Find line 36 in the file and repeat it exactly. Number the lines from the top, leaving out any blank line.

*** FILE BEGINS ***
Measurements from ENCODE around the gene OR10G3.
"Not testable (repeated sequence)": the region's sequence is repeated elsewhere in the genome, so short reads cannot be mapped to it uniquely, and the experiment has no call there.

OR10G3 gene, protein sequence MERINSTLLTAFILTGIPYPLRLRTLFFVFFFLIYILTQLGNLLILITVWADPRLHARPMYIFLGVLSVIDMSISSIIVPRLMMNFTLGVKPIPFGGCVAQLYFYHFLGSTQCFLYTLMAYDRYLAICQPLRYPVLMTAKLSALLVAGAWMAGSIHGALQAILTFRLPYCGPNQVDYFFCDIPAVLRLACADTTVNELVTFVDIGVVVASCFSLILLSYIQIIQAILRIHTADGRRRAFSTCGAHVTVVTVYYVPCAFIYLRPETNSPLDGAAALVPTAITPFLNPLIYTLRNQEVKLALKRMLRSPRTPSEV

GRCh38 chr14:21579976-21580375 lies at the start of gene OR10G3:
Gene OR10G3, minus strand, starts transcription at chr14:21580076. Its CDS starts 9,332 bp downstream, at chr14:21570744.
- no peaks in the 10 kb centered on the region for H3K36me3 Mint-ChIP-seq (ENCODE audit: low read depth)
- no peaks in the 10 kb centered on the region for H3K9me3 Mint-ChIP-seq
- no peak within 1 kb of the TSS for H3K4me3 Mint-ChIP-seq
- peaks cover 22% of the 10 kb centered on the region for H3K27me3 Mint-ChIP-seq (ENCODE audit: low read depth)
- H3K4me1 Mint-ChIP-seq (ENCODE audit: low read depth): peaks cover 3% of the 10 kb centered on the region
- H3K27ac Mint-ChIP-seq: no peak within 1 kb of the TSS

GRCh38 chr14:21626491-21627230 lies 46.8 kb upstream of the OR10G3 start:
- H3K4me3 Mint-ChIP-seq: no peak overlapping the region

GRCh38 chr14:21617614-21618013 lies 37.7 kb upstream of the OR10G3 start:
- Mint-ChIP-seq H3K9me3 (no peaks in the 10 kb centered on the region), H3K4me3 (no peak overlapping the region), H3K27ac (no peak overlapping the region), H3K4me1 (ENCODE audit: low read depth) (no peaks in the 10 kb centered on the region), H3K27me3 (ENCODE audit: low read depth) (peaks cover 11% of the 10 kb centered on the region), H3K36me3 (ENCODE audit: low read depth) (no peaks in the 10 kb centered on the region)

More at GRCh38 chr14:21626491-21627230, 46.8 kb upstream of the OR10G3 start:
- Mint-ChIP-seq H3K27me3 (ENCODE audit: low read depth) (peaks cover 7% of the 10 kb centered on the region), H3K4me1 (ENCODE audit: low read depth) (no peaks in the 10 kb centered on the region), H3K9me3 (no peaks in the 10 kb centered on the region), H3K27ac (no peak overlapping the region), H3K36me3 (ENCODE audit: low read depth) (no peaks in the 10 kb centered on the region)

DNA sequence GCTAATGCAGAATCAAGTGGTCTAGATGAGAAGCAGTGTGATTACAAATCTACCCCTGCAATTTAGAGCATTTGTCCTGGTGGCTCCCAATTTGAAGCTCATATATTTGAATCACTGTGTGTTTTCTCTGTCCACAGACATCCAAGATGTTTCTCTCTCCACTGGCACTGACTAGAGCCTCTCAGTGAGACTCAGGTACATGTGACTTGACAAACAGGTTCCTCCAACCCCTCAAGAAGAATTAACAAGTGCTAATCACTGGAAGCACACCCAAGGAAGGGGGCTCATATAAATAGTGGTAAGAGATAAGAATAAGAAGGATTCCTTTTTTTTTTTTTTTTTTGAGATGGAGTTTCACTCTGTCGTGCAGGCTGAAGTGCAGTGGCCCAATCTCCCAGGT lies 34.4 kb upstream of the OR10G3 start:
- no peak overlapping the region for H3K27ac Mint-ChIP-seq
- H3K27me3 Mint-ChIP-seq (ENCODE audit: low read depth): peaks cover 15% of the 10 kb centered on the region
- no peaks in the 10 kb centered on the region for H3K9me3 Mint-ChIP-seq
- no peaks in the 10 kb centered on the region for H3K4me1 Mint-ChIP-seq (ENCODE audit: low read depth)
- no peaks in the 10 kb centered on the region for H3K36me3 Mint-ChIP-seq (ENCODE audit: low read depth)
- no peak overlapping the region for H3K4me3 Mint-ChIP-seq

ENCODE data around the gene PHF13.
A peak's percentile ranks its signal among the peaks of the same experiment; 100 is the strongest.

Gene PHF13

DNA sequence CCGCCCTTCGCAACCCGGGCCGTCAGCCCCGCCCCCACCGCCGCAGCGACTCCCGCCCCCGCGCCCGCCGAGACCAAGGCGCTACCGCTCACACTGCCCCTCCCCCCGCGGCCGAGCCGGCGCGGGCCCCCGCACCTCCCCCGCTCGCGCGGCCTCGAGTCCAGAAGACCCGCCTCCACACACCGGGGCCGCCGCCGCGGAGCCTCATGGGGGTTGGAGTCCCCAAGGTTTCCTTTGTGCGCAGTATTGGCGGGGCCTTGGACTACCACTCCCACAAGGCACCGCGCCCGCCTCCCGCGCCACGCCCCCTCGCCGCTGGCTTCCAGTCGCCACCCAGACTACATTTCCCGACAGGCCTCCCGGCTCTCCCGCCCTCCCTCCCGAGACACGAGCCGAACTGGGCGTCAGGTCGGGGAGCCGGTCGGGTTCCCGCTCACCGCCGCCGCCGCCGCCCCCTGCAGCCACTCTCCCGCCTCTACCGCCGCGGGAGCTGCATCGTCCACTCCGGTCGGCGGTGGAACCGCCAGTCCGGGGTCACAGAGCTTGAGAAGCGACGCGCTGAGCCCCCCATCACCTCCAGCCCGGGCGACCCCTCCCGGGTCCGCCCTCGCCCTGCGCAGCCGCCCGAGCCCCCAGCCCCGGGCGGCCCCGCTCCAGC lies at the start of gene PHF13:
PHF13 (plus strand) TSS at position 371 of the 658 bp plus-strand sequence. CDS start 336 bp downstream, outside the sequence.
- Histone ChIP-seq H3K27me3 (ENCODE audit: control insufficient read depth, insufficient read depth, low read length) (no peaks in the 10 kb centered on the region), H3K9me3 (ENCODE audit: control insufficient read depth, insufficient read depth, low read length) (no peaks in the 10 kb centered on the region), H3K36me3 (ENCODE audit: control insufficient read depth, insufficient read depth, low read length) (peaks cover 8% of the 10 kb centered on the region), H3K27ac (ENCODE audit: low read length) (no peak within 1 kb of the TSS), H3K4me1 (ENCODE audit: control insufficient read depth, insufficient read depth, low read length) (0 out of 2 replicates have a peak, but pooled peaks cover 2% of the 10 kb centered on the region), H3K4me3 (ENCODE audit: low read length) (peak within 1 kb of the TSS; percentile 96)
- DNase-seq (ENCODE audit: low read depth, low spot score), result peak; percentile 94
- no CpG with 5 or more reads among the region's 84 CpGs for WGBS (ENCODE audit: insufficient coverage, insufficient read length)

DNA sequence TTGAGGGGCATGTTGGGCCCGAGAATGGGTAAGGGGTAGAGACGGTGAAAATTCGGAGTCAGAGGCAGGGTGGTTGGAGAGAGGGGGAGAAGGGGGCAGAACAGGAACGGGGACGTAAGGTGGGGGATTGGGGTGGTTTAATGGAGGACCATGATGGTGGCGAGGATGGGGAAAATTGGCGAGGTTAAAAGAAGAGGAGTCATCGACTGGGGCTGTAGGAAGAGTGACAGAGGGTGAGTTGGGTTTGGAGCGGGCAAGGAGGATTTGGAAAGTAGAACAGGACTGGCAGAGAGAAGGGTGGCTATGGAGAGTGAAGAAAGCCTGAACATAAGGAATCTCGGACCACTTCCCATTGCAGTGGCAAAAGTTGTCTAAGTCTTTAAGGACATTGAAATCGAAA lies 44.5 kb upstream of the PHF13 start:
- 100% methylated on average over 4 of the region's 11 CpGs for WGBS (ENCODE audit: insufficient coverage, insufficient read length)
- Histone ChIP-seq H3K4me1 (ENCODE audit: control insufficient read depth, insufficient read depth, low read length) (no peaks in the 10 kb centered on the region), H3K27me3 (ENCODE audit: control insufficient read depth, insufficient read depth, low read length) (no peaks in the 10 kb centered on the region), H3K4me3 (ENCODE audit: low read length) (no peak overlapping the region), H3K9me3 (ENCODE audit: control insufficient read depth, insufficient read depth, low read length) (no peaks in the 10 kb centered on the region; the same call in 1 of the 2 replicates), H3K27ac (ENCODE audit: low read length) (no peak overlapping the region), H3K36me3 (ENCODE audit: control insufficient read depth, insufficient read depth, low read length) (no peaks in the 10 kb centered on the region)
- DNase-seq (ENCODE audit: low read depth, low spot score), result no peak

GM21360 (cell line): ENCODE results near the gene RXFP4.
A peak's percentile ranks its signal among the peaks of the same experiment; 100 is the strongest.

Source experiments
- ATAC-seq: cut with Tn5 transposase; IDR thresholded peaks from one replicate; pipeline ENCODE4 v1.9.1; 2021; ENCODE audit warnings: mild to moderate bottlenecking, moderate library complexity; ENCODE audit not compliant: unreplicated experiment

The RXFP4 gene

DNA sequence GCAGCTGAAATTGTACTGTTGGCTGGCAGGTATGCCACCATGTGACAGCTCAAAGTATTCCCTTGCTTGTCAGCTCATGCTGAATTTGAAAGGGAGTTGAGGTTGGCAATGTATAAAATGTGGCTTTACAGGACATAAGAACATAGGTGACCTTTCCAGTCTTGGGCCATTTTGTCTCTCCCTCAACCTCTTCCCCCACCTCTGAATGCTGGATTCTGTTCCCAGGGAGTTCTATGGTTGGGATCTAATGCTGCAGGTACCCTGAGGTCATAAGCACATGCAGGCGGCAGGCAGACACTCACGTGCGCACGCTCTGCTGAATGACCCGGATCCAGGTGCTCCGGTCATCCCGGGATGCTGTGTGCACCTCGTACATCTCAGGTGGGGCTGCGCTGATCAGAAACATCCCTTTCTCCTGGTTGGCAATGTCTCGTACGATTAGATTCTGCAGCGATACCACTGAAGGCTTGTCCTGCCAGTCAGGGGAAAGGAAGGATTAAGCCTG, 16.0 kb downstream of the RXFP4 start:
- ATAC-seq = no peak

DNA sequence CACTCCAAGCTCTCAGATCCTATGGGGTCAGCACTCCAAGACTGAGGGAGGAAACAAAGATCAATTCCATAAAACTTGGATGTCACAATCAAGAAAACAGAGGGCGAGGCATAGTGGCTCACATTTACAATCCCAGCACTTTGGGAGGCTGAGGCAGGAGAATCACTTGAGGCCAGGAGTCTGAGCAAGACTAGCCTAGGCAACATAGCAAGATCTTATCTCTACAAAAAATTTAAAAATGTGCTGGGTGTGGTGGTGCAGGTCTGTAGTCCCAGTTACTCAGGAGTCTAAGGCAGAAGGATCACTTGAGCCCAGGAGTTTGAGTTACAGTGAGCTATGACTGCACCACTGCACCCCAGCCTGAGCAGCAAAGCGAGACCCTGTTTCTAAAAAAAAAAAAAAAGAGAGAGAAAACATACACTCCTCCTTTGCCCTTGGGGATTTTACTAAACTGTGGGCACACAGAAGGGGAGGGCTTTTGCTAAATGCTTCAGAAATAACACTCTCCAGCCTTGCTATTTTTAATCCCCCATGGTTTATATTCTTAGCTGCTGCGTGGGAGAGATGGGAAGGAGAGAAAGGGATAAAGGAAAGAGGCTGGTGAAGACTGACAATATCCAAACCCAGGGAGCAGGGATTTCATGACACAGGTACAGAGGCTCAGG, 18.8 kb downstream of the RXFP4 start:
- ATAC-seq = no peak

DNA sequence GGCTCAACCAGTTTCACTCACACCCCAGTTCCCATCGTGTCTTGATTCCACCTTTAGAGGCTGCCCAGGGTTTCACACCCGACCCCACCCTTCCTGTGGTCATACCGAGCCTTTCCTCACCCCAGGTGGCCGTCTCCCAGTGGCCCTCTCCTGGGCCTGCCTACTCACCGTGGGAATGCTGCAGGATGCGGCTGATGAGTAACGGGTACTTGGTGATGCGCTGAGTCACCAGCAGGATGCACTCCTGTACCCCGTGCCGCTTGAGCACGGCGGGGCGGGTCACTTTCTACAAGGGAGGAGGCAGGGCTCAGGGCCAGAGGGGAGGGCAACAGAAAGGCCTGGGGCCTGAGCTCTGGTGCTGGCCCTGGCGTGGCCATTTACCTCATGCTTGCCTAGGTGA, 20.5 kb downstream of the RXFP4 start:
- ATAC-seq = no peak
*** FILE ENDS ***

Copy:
- DNase-seq (ENCODE audit: low read depth, low spot score), result no peak